C++

How do you detach a Thread in C++?

A thread detaches from what? – A thread detaches from a join. The next question is “what is a join?” – Instead of having a program of statements running from the beginning to the end, sequentially, the program can be grouped into special sections of statements. The special sections are called threads, which can then run in parallel or concurrently. To convert a set of statements into a thread, special coding is needed. Unfortunately, threads in C++ would run independently if they are not joined. In such a situation, a second thread may end after the main thread has ended. This is usually not desirable.

For there to be any joining, two threads are needed. One thread calls the other thread. Joining a thread means that, while the calling thread is running, it would halt at a position and wait for the called thread to complete its execution (to its end), before it continues its own execution. At the position where the thread halts, there is a join expression. Such halting is called blocking.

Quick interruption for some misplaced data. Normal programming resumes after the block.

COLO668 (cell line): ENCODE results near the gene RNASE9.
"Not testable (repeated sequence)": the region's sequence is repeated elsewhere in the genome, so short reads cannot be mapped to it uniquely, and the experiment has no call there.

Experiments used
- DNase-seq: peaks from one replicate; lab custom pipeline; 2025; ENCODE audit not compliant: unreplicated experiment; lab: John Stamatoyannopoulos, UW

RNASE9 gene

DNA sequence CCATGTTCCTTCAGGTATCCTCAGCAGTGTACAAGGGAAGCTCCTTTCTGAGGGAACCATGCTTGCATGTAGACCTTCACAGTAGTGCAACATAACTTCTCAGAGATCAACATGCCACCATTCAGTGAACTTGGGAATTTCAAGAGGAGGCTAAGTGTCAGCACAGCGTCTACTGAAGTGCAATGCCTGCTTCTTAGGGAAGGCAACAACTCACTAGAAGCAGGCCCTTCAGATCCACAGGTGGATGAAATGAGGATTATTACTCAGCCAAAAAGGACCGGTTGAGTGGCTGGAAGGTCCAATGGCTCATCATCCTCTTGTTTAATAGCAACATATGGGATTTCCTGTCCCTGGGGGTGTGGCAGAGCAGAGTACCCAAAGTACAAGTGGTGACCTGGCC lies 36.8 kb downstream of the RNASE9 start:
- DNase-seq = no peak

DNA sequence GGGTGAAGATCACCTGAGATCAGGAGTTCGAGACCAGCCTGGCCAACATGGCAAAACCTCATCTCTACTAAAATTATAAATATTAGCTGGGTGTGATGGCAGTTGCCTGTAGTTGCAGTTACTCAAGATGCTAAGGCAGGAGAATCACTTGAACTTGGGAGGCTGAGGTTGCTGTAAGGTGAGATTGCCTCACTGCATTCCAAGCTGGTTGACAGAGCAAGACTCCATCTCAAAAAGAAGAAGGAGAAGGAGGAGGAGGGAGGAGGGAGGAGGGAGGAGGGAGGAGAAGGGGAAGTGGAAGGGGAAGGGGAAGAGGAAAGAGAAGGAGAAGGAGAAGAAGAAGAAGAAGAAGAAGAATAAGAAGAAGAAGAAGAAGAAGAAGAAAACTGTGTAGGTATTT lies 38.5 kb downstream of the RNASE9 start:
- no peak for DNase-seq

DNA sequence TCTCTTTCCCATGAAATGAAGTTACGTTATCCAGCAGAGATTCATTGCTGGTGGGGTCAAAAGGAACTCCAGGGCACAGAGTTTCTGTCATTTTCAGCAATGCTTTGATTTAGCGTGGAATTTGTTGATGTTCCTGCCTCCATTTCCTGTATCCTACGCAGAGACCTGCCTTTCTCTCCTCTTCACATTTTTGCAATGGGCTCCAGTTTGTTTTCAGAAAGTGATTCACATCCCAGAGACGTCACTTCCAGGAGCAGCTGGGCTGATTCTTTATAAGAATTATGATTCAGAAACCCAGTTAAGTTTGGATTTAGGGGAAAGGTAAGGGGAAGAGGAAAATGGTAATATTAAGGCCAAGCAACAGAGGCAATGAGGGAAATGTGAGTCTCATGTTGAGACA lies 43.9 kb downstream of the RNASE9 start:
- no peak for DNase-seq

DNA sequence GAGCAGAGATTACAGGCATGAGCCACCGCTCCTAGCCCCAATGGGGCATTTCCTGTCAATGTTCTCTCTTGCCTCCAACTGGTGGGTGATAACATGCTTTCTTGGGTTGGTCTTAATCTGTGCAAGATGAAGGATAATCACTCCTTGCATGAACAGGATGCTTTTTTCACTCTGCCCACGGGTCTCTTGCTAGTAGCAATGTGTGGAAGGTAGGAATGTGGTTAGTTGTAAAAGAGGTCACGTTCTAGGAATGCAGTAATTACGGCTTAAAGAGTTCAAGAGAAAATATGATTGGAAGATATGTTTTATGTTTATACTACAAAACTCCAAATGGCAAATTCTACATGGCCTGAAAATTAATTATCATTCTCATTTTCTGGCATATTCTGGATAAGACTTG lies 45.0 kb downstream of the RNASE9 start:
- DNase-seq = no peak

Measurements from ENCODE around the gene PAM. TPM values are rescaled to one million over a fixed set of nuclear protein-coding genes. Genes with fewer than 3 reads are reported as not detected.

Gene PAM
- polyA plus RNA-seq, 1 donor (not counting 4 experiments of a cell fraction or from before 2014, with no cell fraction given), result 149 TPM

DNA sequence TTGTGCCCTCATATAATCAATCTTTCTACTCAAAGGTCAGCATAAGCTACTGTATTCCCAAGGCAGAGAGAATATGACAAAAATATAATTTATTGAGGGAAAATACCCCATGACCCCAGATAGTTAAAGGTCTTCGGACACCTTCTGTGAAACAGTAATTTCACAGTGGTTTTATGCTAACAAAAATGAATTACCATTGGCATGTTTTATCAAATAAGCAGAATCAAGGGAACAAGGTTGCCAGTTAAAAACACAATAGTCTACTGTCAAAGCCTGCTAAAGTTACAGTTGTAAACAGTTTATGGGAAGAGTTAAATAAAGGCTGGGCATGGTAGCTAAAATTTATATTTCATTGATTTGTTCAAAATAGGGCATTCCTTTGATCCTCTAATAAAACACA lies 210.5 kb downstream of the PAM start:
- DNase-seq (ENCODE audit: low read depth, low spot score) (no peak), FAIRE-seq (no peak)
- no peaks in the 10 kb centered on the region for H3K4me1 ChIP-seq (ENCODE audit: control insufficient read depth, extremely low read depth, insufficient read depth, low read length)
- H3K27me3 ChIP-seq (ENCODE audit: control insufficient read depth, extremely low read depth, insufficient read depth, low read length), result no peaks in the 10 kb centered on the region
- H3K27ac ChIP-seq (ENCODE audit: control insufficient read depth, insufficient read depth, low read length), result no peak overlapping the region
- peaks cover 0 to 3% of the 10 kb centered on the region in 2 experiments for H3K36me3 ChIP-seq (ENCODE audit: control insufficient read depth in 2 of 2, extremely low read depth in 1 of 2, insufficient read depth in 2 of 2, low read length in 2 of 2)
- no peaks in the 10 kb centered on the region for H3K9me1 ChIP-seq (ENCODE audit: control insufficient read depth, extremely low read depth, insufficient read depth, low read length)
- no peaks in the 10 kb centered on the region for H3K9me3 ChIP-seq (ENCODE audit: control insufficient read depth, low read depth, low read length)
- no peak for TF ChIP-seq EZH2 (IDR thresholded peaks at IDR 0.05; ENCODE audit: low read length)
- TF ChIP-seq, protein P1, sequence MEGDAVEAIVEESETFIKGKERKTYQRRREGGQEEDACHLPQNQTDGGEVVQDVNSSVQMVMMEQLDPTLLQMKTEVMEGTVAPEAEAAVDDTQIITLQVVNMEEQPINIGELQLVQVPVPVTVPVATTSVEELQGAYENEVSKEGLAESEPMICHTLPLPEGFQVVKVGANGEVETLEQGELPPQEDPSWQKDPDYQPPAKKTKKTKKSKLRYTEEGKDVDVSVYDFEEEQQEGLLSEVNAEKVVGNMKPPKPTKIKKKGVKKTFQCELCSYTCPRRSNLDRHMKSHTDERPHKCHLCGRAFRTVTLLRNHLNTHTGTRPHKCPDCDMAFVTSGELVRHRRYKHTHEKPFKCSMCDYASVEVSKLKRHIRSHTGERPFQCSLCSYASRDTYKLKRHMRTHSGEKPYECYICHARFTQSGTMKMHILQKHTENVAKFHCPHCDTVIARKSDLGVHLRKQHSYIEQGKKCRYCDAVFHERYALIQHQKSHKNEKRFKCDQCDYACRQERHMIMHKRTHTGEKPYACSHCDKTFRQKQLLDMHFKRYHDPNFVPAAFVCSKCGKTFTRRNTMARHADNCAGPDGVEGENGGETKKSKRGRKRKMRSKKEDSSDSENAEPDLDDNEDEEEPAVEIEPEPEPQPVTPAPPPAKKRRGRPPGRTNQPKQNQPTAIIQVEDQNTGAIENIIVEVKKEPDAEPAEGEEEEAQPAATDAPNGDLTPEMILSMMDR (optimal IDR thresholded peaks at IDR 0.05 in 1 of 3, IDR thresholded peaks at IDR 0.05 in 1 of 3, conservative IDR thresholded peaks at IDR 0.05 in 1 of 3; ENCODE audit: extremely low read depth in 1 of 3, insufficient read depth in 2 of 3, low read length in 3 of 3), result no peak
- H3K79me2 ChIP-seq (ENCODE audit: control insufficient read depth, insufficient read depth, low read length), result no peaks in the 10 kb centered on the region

If the called thread is taking too long to complete and has probably done what the calling thread expected it to do, then the calling thread can detach it. After detaching, if the called thread completes after the calling thread, there should be no problem. Detaching means breaking the join (link).

Recall

A thread is a top-level function that has been enclosed into a thread object, instantiated from the thread class. Instantiating the thread with the top-level function means calling the function. Here is a simple thread program, with the join statement:

#include <iostream>

#include <thread>

using namespace std;


void func() {

        cout <<". . . from thread!" <<'\n';

    }  


int main()

{

    thread thd(func);

    thd.join();

    /* statements */


    return 0;

}

There are two threads here: the object, thd, and the main() function. The main function is like the main thread. Note the inclusion of the thread library. The output is: